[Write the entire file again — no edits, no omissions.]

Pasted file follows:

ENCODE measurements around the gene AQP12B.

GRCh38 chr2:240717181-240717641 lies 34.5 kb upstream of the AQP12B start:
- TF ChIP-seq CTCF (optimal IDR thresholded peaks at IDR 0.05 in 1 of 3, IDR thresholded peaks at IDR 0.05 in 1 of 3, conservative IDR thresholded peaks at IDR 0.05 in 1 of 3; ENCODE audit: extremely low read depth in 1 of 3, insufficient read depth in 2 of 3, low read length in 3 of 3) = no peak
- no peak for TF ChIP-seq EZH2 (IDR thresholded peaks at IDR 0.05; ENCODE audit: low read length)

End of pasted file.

ENCODE measurements around the gene AQP12B.

GRCh38 chr2:240717181-240717641 lies 34.5 kb upstream of the AQP12B start:
- TF ChIP-seq CTCF (optimal IDR thresholded peaks at IDR 0.05 in 1 of 3, IDR thresholded peaks at IDR 0.05 in 1 of 3, conservative IDR thresholded peaks at IDR 0.05 in 1 of 3; ENCODE audit: extremely low read depth in 1 of 3, insufficient read depth in 2 of 3, low read length in 3 of 3) = no peak
- no peak for TF ChIP-seq EZH2 (IDR thresholded peaks at IDR 0.05; ENCODE audit: low read length)